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Prince Charles has called for young people entering the workforce to consider a role in sectors that are currently suffering from skills shortages.
In his introduction for a booklet to promote Scarborough Engineering Week, an event which promotes STEM (science, technology, engineering and maths) careers to local youngsters, he writes that he is “keen to encourage young people to take up careers in areas where the United Kingdom has skill shortages.”
He also goes on to cite figures which show the gulf between the demand and supply of skilled engineering professionals.
While there are expected to be 87,000 vacancies in the engineering profession in 2014, there are just 51,000 qualified engineers available to fill the roles.
“This gap shows the scale of the challenge facing business, Government, education and voluntary organisations as they try to meet this growing demand,” the Prince adds.
The recent Manpower Group Annual Talent Shortage Survey revealed that employers across the globe are facing the worst skills shortages seen since the start of the financial crisis.
Misconceptions about STEM careers acting as barrier to recruitment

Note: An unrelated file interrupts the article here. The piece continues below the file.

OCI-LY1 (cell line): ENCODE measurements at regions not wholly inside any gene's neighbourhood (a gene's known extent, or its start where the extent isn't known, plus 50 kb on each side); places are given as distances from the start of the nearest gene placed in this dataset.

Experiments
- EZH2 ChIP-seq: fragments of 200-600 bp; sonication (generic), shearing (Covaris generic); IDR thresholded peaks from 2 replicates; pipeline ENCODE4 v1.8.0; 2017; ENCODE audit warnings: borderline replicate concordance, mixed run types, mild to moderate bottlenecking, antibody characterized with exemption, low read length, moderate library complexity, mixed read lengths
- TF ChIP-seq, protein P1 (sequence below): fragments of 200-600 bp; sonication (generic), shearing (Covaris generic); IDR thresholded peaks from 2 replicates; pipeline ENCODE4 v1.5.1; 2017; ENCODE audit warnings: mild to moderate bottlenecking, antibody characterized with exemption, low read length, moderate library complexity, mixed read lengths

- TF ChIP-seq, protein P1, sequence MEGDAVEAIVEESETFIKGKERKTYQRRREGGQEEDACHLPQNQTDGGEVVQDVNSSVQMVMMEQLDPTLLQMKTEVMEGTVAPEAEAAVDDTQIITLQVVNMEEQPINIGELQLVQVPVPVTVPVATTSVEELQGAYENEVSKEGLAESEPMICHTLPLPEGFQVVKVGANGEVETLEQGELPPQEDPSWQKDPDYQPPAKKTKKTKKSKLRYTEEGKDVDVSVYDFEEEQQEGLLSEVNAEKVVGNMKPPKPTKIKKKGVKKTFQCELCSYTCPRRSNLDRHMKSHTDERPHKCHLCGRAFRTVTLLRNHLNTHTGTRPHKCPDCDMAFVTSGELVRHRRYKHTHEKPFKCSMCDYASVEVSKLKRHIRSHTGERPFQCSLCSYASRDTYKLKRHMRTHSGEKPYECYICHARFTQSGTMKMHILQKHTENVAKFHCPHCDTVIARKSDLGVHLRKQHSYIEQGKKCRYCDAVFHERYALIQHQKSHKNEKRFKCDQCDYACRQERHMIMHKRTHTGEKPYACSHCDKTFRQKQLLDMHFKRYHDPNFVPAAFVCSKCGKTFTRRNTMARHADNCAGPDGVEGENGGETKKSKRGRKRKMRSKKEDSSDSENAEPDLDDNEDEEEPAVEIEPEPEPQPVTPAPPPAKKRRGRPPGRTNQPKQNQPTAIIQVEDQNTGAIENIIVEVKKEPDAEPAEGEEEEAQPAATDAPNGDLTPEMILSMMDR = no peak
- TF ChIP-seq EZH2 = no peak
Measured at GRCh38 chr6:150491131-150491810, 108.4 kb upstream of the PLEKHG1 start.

A recent survey conducted by Mondelēz International found that misconceptions about STEM are preventing some students from considering a career in the STEM sectors.
Revealing some of the reasons they avoid STEM subjects more than half (53%) of young people surveyed argued that they felt STEM was “harder” than humanities, while more than two-thirds felt that only those with a high IQs could succeed in STEM careers.
Echoing the idea that mistaken beliefs about STEM could be preventing young people from pursuing careers in these sectors, Prince Charles continued:

“Young people are missing out on rewarding careers due to misconceptions about engineering being an out-moded and declining profession, rather than the fast-growing hi-tech and hugely diverse sector that it is.
“It is of vital importance to this nation that we inspire our young people to become the engineers of tomorrow.”
Are you a current undergraduate or graduate? What would it take to make you consider a career in STEM?